California has suffered the loss of 63 trillion gallons (or 240 gigatons) of water in the past 18 months, which has resulted in the ground literally rising by an average of .15 inches since last year.
The lack of water has also resulted in the movement of California’s mountains, where the uplift has been most pronounced. According to the journal Science and the Washington Post, the mountains have risen as high as half an inch.
As California’s drought continues to hit the Golden State, it’s reservoirs have also been affected. The drought has left one of California’s largest reservoirs, Lake Oroville, looking parched – in stark contrast to it’s appearance just three short years ago in 2011. The Post notes that Lake Oroville, as of last week, is only operating at 32 percent of its capacity.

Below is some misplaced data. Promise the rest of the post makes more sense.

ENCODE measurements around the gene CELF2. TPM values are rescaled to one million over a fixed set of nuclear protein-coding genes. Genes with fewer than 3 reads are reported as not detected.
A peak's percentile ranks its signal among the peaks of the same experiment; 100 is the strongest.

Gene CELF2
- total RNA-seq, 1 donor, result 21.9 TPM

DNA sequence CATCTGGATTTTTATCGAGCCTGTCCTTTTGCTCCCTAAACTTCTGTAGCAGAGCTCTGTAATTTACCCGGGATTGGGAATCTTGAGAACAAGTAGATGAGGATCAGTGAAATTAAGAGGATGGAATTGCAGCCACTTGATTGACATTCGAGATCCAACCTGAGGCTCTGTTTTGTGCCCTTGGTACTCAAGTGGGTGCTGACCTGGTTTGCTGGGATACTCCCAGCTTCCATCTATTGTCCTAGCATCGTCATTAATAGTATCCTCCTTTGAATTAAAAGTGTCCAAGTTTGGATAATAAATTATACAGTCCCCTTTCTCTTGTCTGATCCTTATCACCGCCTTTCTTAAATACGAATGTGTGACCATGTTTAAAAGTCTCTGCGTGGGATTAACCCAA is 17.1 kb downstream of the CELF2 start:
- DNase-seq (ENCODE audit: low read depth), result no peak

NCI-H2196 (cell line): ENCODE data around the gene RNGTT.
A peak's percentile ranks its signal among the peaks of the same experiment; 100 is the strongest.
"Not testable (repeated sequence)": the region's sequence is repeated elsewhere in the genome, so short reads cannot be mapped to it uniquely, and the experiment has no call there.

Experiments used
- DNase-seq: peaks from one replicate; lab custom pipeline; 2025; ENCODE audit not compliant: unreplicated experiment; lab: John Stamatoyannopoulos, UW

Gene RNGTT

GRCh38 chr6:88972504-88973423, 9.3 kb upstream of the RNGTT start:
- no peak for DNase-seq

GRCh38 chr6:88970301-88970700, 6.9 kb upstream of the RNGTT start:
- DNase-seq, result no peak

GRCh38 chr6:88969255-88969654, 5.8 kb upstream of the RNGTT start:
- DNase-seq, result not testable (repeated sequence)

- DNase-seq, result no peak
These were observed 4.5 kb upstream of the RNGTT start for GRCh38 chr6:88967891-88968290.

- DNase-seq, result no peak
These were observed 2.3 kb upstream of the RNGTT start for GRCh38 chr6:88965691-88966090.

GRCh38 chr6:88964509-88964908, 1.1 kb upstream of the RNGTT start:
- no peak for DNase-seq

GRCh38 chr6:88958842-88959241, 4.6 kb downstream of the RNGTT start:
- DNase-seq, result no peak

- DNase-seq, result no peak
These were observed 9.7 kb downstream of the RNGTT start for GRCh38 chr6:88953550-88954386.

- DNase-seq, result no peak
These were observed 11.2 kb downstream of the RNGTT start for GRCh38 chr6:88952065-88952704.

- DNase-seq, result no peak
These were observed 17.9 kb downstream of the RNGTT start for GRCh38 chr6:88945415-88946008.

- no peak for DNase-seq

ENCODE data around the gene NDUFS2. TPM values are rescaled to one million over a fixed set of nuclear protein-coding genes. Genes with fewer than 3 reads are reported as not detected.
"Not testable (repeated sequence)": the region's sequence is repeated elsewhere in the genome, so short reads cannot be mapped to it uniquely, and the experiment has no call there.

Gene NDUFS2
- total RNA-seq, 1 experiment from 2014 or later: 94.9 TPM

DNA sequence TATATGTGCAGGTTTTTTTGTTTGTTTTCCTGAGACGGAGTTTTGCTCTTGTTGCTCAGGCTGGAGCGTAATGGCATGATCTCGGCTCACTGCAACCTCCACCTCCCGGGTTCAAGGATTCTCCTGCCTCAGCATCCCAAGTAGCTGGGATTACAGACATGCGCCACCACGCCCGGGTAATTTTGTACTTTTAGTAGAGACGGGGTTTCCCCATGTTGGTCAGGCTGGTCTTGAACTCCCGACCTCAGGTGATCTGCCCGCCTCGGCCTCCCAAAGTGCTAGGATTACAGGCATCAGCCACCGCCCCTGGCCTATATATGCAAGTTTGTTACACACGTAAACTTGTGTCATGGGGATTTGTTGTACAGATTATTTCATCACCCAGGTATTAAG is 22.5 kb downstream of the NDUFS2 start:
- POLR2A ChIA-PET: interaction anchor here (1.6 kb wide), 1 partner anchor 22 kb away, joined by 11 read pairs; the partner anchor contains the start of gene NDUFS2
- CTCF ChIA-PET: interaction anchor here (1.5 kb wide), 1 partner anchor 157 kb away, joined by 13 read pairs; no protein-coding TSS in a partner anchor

Keeping in mind that 63 trillion gallons (or 240 billion tons) of water is very heavy, in conjunction with the fact that land is porous by nature, the disappearance of such a great amount of water has alleviated pressure on the land upon which it rested before, resulting in a greater porosity of that land.
This has caused the land to rise and has produced a startling variance in the appearance of places such as Lake Oroville. Some before and after images comparing the reservoir from 2011 and 2014 can be seen by clicking here.
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